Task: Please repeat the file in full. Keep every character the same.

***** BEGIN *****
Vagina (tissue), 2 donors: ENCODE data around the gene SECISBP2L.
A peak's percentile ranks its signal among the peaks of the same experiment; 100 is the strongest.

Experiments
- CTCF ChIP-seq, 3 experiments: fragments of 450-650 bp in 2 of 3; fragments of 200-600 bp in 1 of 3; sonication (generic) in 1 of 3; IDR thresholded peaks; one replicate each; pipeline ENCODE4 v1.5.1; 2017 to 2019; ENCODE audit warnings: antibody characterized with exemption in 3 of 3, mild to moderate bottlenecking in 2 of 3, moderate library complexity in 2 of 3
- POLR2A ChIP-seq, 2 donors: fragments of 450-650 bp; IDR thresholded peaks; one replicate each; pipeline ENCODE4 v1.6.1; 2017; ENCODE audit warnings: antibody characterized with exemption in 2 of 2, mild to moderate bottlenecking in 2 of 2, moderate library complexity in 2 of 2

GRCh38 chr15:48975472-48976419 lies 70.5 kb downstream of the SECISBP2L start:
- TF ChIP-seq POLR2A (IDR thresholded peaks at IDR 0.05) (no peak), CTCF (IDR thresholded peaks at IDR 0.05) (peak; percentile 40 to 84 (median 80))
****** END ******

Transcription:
Vagina (tissue), 2 donors: ENCODE data around the gene SECISBP2L.
A peak's percentile ranks its signal among the peaks of the same experiment; 100 is the strongest.

Experiments
- CTCF ChIP-seq, 3 experiments: fragments of 450-650 bp in 2 of 3; fragments of 200-600 bp in 1 of 3; sonication (generic) in 1 of 3; IDR thresholded peaks; one replicate each; pipeline ENCODE4 v1.5.1; 2017 to 2019; ENCODE audit warnings: antibody characterized with exemption in 3 of 3, mild to moderate bottlenecking in 2 of 3, moderate library complexity in 2 of 3
- POLR2A ChIP-seq, 2 donors: fragments of 450-650 bp; IDR thresholded peaks; one replicate each; pipeline ENCODE4 v1.6.1; 2017; ENCODE audit warnings: antibody characterized with exemption in 2 of 2, mild to moderate bottlenecking in 2 of 2, moderate library complexity in 2 of 2

GRCh38 chr15:48975472-48976419 lies 70.5 kb downstream of the SECISBP2L start:
- TF ChIP-seq POLR2A (IDR thresholded peaks at IDR 0.05) (no peak), CTCF (IDR thresholded peaks at IDR 0.05) (peak; percentile 40 to 84 (median 80))